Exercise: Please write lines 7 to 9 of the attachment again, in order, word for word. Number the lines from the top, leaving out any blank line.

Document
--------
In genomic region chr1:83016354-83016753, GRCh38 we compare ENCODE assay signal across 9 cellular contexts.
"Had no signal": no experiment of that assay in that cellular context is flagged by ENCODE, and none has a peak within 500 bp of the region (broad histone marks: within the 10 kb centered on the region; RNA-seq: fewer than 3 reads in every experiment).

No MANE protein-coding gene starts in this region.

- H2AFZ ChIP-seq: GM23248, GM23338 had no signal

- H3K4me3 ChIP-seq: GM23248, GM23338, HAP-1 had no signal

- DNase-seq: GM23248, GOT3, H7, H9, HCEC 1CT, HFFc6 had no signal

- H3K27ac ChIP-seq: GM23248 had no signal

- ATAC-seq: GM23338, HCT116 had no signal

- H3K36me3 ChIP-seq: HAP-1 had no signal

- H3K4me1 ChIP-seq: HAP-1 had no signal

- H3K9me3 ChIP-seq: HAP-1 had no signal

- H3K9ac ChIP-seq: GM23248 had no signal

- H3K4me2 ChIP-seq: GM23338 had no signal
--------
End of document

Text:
- H3K27ac ChIP-seq: GM23248 had no signal

- ATAC-seq: GM23338, HCT116 had no signal

- H3K36me3 ChIP-seq: HAP-1 had no signal